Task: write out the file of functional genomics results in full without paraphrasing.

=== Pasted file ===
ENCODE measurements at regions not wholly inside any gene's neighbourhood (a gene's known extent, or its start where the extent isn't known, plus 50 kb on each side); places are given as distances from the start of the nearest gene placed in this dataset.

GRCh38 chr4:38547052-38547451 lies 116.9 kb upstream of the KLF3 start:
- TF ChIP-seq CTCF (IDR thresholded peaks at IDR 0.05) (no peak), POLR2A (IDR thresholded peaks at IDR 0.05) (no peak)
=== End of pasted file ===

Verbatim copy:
ENCODE measurements at regions not wholly inside any gene's neighbourhood (a gene's known extent, or its start where the extent isn't known, plus 50 kb on each side); places are given as distances from the start of the nearest gene placed in this dataset.

GRCh38 chr4:38547052-38547451 lies 116.9 kb upstream of the KLF3 start:
- TF ChIP-seq CTCF (IDR thresholded peaks at IDR 0.05) (no peak), POLR2A (IDR thresholded peaks at IDR 0.05) (no peak)